Summer Reading and Listening Picks

Women Carding, Combing and Weaving Wool (detail). Boccaccio. Le Livre des cléres et nobles femmes. MS Fr. 12420, fol. 71; French 1403. Bibliotèque Nationale, Paris.

Women Carding, Combing and Weaving Wool (detail). Boccaccio. Le Livre des cléres et nobles femmes. MS Fr. 12420, fol. 71; French 1403. Bibliotèque Nationale, Paris.

If you are in search of some summer reading (or New School podcasts for your walks and drives), here are some suggestions:

  • Thomas Picketty, Capital in the 21st Century. Paul Krugman says “the most important economics book of the year—and maybe of the decade.  Picketty, arguably the world’s leading expert on income and wealth inequality, does more than document the growing concentration of income in the hands of a small economic elite. He makes a powerful case that we’re on the way back to “patrimonial capitalism,” in which the commanding heights of the economy are dominated not just by wealth, but by inherited wealth, in which birth matters more than effort and talent. Picketty’s range of reference to literature and social thought makes Capital a pleasure to read.

  • Susan CainQuiet: The Power of Introverts in a World that Can’t Stop Talking. Essential for any introvert who wants to understand herself—or for  anyone who wants to understand introverts. As one with strong introversion tendencies, this book helped me understand—and forgive—myself for a fundamental shyness that does not always serve me well.
  • June SingerBoundaries of the Soul: The Practice of Jung’s Psychology. A classic, published in 1972, by one of the great Jungian analysts. Joseph Campbell called it, “the very best introduction to Jung’s psychology.” Anais Nin said, “it is so deep and so rich and so lucid.” I read Singer on Jung as an antidote to reading James Hillmann, whose corrosive brilliance in post-modern archetypal psychology can blind you to the spirit vision of the master under whom he studied.
  • Paul StametsMycellium Running: How Mushrooms Can Help Save The World. Michael Pollan writes, “Stamets is a visionary emissary from the fungus kingdom to our world, and the message he’s brought back with in this book, about the possibilities fungi hold for healing the environment, will fill you with wonder and hope.” Visually beautiful and profound—by one of the most interesting people I know. If you hear Millennials talking about “mycellial networks” of organizing on the Web, you won’t understand the reference unless you read Stamets.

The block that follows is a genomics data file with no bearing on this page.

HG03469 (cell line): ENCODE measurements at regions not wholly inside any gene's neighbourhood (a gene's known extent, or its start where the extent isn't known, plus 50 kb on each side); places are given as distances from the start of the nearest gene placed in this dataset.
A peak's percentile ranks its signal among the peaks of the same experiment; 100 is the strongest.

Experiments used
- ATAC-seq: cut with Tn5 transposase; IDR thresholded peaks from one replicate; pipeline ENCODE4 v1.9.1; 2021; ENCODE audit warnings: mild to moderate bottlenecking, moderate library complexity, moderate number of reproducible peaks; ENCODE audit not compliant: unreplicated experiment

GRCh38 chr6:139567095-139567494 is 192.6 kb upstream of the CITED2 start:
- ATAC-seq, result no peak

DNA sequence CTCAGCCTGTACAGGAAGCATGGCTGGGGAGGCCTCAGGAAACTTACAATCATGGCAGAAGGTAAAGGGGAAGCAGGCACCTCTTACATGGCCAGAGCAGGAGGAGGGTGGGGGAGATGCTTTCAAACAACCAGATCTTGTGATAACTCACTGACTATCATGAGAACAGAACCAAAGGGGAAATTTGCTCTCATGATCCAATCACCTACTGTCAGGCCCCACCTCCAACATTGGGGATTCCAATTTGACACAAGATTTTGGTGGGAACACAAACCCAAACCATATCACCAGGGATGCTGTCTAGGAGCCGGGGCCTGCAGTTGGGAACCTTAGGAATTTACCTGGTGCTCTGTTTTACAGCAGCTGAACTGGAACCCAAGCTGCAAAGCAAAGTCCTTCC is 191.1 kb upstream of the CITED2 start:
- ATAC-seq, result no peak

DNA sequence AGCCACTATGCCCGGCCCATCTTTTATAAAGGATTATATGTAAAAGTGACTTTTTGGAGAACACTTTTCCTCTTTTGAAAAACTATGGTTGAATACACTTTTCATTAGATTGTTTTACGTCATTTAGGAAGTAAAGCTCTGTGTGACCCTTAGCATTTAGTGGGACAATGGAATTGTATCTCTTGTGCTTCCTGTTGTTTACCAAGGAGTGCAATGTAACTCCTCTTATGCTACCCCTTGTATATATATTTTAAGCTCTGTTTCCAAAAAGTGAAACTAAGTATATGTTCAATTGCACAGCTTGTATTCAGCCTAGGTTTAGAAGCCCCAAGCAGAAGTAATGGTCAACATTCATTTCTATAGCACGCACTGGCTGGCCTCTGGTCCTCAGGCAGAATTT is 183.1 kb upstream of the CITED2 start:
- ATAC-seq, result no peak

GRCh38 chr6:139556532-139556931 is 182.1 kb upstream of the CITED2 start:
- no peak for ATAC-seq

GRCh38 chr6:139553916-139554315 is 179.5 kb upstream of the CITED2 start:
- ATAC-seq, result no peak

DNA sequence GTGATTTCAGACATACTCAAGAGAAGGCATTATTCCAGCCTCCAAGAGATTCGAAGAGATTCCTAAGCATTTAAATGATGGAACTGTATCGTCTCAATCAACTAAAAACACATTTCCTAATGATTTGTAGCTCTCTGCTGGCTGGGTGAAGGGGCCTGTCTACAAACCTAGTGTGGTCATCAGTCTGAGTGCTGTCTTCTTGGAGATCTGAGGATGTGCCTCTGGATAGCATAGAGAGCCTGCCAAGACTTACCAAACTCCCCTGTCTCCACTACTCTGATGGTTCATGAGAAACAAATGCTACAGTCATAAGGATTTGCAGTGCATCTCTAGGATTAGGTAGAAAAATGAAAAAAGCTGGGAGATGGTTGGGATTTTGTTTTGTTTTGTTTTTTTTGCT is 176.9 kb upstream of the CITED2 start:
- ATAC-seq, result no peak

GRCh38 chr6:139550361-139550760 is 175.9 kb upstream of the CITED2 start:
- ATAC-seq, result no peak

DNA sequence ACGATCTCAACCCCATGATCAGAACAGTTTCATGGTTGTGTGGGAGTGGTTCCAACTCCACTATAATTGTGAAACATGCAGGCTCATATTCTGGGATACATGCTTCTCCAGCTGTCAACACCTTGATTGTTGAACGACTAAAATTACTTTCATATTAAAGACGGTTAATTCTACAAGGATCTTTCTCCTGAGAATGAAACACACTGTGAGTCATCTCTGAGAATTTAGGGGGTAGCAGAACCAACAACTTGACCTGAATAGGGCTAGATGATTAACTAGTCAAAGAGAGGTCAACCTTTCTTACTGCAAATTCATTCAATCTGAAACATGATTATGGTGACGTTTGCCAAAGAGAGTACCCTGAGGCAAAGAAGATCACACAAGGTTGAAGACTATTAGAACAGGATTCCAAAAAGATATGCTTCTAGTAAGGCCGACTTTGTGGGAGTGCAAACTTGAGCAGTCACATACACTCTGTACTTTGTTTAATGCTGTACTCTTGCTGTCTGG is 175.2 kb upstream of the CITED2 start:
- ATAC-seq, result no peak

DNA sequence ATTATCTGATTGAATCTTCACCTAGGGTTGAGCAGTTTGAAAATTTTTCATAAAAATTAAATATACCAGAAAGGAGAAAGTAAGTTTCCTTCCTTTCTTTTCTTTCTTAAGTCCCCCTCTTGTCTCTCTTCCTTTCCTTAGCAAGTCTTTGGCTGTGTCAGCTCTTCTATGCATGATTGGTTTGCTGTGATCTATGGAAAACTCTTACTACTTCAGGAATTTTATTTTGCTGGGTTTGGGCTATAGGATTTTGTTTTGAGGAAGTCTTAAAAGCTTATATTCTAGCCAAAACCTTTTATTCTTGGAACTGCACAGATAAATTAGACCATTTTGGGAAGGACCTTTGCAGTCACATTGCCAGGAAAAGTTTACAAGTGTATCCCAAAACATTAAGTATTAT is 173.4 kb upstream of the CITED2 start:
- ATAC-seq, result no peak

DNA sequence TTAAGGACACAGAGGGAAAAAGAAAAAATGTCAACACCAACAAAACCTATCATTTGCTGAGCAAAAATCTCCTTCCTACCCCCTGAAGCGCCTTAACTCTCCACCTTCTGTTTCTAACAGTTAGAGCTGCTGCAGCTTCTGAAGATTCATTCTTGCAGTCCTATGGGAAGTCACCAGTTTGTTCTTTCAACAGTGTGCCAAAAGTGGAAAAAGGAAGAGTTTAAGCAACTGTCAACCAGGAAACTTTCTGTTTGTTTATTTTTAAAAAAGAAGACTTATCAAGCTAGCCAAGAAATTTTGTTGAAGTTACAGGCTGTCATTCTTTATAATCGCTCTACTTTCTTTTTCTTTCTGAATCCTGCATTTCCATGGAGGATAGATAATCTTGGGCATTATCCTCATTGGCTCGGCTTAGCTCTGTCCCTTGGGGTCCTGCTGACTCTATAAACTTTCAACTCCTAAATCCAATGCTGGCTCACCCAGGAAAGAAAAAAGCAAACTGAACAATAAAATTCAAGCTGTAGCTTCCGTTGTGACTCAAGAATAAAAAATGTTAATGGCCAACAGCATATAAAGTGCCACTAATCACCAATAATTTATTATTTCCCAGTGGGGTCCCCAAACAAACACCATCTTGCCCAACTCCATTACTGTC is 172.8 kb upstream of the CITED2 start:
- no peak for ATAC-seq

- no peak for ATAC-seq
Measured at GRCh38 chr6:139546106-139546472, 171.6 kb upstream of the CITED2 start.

• Robert Kaplan, The Revenge of Geography: What the Map Tells Us About Coming Conflicts and the Battle Against Fate. Kaplan is a tough-minded geo-political thinker. He wrote the classic “The Coming Anarchy” for The Atlantic a decade ago. If you want to understand the abject failure of American foreign policy, The Revenge of Geography demonstrates that the United States has completely failed to recognize how geography shapes the politics and cultures of our adversaries and friends.
  • Andrew Zolli and An Marie HealyResilience: Why Things Bounce Back. “Resilience” has largely replaced “sustainability” in the vocabulary of those working to salvage what can be salvaged of life. Rightly so. The language of sustainability of the Brundtland Commission report and The Earth Summit failed to achieve the North-South bargain needed to prevent climate change and other catastrophes. The new hope is to build resiliency for future shocks of all kinds. Resilience is the necessary book.
  • James HillmanThe Force of Character and the Lasting Life. An invaluable guide to the reality of aging. A great antidote for those hoping to pose as wise elders—our fate is more interesting. The best condensation of his thinking is A Blue Fire, edited by Thomas Moore. An easy read—luminous pearls of wisdom and contentious opinions.
  • Stephen GreenblattThe Swerve: How the World Became Modern. Adam Gopnik says, “The Swerve reveals a key moment in the history of man—the precise moment when ‘humanism’ in its first sense, the quest for the grammar of our ancestors, becomes ‘humanism’ in our sense, the quest for meaning in our pleasures.”
  • Anita Barrows and Joanna MacyRilke’s Love Poems to God. A week without reading Rilke or Hafiz or Rumi is like a week without rain. This book is a jewel of some of Rilke’s most beautiful work. Consider:

She who reconciles the ill-matched threads
of her life, and weaves them gratefully
into a single cloth—

it’s she who drives the loudmouths from the hall

and clears it for a different celebration

 

where the one guest is you.
In the softness of evening
it’s you she receives.

 

You are the partner of her loneliess,
the unspeaking center of her monologues.
With each disclosure you encompass more
and she stretches beyond what limits her
to hold you.

If you like good conversations, consider the 175 podcasts we’ve published from The New School at Commonweal. Among recent additions:

  • Eric Karpeles with Frances McDormand and Joel Coen on Adventures in Collaboration
  • Peter Gleckler on climate change.
  • Suzanne Ciani’s piano concert.
  • Ken Wilson on philanthropy that supports the resilience of cultural and biological diversity.
  • Peter Goldmark on when our country loses its way.

And much more. All free on our website.